Japanese Tattoo Ink - In wash paintings, as in calligraphy, artists usually grind their own ink stick (Japanese: Sumi) over an inkstone to obtain ink, but prepared inks are also available. Most ink sticks are made of either pine soot or oil soot combined with animal glue (Japanese: nikawa). An artist puts a few drops of water on an inkstone and grinds the ink stick in a circular motion until a smooth, grey ink of the desired concentration is made. Prepared inks are usually of much lower quality. Sumi themselves are sometimes ornately decorated with landscapes or flowers in bas-relief and some are highlighted with gold.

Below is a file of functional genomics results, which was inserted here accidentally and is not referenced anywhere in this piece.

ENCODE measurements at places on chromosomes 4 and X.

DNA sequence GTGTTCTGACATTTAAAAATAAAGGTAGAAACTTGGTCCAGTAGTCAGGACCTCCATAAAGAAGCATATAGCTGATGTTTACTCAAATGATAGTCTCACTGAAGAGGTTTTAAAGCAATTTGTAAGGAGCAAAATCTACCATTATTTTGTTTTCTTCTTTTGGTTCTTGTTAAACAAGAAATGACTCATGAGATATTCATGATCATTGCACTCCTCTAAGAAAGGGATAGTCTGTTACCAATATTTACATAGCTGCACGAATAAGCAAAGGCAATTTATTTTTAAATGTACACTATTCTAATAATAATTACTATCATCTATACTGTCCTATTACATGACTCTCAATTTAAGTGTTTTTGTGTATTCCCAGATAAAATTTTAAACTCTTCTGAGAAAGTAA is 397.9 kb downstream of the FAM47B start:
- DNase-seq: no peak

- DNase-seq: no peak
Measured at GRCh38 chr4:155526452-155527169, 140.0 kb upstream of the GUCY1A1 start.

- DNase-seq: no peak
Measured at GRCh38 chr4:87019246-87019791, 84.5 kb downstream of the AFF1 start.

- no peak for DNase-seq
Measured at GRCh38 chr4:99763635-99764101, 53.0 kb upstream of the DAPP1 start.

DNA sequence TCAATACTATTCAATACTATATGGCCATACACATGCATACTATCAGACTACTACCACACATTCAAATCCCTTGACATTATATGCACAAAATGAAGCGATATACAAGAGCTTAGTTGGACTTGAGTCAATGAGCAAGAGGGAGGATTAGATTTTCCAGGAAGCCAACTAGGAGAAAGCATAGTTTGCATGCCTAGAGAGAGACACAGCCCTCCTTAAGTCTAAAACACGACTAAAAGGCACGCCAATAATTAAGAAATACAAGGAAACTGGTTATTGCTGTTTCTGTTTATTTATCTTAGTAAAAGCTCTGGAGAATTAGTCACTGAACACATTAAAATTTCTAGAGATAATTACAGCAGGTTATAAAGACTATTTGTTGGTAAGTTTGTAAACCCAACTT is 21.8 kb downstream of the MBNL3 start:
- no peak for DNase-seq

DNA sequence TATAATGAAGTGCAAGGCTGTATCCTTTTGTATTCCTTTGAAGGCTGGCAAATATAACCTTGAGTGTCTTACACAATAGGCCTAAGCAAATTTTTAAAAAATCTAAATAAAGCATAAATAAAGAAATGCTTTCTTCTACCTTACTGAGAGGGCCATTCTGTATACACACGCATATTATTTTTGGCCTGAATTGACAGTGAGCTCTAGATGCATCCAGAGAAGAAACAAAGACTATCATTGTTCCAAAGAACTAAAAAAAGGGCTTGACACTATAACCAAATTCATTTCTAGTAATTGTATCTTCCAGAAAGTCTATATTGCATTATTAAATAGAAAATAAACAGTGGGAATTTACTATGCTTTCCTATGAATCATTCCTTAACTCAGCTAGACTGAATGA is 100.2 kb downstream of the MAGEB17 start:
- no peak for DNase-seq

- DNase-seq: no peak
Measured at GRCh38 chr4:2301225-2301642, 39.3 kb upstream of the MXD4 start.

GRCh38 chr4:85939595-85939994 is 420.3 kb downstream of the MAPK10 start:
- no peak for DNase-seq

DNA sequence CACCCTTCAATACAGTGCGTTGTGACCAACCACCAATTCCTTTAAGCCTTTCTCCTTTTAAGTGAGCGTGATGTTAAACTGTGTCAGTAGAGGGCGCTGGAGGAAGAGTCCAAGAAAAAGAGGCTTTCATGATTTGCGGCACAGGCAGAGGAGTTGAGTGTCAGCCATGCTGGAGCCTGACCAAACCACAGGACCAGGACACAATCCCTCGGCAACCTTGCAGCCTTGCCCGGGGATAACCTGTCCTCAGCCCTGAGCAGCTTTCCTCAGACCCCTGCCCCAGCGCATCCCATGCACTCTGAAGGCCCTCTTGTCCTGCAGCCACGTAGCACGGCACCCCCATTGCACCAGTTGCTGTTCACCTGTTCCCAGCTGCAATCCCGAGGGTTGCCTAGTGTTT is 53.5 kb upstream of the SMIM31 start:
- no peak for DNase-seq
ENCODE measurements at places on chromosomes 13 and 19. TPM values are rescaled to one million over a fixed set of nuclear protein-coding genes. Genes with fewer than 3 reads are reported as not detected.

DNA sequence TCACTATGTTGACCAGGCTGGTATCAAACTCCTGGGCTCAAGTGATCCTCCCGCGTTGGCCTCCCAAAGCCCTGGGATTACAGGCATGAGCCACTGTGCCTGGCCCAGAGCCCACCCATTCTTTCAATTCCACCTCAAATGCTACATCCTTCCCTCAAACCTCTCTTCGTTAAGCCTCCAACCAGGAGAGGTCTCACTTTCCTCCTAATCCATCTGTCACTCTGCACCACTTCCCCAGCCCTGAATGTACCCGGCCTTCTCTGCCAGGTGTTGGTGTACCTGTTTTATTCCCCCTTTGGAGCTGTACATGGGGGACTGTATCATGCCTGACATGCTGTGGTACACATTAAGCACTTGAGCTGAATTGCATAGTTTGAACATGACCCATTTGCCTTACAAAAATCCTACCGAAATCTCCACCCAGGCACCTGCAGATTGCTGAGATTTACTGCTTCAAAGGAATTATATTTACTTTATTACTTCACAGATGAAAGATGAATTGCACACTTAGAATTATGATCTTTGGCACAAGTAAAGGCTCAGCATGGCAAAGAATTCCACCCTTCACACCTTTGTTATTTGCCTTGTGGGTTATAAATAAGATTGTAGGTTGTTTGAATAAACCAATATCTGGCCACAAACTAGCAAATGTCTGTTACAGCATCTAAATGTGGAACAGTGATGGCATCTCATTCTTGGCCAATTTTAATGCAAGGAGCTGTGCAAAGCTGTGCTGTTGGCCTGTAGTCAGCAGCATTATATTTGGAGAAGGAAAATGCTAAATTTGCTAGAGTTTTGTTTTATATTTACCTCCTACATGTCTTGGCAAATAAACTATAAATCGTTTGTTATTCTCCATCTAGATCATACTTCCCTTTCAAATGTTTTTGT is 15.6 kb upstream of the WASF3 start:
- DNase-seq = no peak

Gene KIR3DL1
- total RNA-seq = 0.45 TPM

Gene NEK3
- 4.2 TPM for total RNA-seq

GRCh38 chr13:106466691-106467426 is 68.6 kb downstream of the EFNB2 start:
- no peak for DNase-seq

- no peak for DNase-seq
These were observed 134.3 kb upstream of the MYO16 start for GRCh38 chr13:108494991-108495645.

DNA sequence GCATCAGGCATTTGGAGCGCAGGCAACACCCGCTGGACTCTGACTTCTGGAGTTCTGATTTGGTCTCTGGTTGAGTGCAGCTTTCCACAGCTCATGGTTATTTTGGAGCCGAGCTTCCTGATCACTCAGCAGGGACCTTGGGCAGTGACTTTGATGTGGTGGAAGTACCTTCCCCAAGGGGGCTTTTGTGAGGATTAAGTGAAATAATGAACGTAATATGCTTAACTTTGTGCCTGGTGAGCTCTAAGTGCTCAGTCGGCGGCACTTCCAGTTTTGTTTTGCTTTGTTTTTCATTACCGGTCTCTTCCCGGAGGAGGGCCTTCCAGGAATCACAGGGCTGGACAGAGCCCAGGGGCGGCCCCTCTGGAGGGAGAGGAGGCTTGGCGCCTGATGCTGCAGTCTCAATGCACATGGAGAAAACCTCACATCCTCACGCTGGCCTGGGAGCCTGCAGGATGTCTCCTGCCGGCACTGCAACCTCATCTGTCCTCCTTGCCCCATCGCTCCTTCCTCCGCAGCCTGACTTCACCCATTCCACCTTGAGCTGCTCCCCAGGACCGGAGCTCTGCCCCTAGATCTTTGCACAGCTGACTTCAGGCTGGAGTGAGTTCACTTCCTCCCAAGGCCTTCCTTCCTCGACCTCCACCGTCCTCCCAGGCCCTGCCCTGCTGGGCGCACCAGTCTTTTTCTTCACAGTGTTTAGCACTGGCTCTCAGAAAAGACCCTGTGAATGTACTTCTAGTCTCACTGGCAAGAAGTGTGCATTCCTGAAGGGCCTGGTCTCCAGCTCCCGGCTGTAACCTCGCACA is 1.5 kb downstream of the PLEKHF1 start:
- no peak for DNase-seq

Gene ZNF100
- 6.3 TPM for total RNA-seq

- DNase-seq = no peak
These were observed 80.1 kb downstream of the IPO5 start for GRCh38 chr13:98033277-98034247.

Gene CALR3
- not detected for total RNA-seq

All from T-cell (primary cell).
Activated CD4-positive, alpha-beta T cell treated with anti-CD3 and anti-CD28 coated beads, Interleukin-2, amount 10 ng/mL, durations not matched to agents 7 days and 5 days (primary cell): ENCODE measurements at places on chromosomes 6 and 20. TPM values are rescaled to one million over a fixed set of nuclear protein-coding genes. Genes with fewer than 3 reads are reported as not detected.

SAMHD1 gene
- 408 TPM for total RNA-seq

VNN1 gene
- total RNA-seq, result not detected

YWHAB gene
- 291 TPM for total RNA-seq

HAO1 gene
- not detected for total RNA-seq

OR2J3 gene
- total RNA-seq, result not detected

We used this historical aspect to create the best tattoo pigments to achieve those effects on the skin.
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